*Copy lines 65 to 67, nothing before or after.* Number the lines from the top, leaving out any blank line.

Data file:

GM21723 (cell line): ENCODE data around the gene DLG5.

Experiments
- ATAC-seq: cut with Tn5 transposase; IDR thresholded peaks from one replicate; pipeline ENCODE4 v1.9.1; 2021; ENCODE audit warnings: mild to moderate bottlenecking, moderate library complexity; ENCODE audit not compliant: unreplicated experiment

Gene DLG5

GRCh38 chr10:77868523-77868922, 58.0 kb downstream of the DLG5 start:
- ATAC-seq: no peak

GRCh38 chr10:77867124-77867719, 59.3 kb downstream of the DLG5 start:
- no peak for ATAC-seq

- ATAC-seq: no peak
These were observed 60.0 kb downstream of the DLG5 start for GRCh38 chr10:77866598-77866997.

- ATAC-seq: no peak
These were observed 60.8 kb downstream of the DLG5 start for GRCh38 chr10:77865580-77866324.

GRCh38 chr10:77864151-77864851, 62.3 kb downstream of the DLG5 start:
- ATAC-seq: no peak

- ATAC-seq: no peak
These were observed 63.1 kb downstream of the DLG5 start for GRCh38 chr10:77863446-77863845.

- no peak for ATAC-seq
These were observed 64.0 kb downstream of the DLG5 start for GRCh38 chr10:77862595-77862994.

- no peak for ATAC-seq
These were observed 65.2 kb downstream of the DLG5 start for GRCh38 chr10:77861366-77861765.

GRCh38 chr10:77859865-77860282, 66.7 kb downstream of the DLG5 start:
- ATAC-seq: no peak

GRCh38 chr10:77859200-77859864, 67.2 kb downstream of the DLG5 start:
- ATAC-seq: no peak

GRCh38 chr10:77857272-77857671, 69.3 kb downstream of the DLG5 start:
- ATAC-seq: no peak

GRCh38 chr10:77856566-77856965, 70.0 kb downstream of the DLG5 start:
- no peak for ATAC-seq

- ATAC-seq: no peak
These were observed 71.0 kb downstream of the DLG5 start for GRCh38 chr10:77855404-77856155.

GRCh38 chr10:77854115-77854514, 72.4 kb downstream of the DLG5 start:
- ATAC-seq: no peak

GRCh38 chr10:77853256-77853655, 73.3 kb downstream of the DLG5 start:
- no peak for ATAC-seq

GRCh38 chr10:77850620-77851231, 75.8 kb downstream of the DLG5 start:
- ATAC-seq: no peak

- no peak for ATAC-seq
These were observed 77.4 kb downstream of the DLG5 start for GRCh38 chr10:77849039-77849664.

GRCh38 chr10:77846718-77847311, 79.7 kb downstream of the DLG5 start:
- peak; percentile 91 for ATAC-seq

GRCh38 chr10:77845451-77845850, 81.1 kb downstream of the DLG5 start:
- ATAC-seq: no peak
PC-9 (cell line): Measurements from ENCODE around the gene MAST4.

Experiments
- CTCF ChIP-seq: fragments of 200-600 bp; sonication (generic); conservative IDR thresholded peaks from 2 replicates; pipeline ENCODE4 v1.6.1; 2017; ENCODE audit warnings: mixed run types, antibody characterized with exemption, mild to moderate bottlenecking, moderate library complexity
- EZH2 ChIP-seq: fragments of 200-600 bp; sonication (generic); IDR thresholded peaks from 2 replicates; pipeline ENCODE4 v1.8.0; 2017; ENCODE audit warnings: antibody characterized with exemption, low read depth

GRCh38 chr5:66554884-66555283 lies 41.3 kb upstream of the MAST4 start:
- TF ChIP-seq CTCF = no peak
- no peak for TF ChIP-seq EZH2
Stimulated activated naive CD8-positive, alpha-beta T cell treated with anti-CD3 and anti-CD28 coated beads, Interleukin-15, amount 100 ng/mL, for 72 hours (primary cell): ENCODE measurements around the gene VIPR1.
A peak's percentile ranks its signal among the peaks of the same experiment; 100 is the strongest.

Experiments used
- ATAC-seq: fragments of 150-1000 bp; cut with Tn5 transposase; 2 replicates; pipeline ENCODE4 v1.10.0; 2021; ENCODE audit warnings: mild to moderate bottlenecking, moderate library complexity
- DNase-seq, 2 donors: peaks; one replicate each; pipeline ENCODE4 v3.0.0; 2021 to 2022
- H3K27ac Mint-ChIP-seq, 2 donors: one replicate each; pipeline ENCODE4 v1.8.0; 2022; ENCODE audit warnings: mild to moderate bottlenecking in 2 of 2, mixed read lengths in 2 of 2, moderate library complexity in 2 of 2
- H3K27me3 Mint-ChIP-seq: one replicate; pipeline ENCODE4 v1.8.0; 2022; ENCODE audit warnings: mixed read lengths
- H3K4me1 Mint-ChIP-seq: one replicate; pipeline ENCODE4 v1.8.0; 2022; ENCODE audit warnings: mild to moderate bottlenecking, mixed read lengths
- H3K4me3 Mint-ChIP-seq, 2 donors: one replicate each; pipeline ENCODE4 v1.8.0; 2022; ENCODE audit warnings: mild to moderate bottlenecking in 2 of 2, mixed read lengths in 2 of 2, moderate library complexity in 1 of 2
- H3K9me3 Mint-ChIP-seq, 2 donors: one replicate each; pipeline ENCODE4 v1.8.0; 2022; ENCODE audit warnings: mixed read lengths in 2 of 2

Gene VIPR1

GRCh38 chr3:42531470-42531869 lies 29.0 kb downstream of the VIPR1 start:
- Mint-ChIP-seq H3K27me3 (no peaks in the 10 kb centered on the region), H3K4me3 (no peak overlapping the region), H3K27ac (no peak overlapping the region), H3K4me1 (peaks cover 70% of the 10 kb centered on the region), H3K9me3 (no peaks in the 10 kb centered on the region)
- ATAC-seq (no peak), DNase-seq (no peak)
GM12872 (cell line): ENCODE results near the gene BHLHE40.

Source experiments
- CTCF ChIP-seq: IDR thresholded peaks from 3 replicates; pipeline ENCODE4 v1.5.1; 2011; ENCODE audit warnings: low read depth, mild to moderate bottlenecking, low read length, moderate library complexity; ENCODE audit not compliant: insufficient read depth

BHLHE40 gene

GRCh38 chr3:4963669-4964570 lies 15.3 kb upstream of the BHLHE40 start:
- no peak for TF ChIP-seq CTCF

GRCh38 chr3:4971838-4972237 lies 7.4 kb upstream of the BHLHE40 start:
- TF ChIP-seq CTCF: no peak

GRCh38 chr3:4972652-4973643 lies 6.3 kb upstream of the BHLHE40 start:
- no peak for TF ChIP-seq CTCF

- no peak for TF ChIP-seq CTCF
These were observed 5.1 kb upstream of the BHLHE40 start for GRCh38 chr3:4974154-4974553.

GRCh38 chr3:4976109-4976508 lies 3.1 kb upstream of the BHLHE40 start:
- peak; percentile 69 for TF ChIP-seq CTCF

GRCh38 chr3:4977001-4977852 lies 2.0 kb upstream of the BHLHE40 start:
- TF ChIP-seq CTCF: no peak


Source experiments
- CTCF ChIP-seq: IDR thresholded peaks from 3 replicates; pipeline ENCODE4 v1.5.1; 2011; ENCODE audit warnings: low read depth, mild to moderate bottlenecking, low read length, moderate library complexity; ENCODE audit not compliant: insufficient read depth

BHLHE40 gene